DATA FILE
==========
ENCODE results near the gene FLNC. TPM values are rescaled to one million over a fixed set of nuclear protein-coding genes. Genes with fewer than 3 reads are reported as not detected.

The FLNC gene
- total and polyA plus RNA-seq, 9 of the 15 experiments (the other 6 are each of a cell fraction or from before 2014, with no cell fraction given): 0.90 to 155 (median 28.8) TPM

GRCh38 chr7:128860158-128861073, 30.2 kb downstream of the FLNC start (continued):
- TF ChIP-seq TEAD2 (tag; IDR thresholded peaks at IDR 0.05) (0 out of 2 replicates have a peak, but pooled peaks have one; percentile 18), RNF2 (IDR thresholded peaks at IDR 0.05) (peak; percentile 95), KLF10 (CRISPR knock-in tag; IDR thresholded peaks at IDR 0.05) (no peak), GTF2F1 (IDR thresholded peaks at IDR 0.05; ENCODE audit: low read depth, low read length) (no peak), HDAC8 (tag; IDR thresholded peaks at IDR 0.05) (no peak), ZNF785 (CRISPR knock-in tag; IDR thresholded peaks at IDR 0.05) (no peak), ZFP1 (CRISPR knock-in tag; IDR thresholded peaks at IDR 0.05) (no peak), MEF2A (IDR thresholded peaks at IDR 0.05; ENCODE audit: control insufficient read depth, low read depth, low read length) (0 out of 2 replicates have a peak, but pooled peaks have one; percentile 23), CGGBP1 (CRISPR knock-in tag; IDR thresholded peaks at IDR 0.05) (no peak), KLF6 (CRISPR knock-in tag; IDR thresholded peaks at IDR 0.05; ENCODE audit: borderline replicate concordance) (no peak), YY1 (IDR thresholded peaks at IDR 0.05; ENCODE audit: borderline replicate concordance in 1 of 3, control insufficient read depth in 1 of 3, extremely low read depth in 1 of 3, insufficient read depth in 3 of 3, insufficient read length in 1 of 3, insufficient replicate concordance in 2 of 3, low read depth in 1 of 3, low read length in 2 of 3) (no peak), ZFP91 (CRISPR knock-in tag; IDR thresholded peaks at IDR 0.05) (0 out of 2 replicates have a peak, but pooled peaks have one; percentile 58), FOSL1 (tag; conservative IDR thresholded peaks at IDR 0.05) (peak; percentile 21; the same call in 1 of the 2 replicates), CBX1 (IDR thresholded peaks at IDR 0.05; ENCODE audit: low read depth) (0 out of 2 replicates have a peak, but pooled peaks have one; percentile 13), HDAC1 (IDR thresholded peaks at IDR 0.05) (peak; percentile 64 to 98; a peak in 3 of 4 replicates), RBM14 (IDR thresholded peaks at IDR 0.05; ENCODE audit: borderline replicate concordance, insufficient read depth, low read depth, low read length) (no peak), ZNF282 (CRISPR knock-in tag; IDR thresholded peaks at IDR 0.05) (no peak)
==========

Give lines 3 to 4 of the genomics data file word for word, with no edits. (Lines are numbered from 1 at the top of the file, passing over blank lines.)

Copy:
- total and polyA plus RNA-seq, 9 of the 15 experiments (the other 6 are each of a cell fraction or from before 2014, with no cell fraction given): 0.90 to 155 (median 28.8) TPM

GRCh38 chr7:128860158-128861073, 30.2 kb downstream of the FLNC start (continued):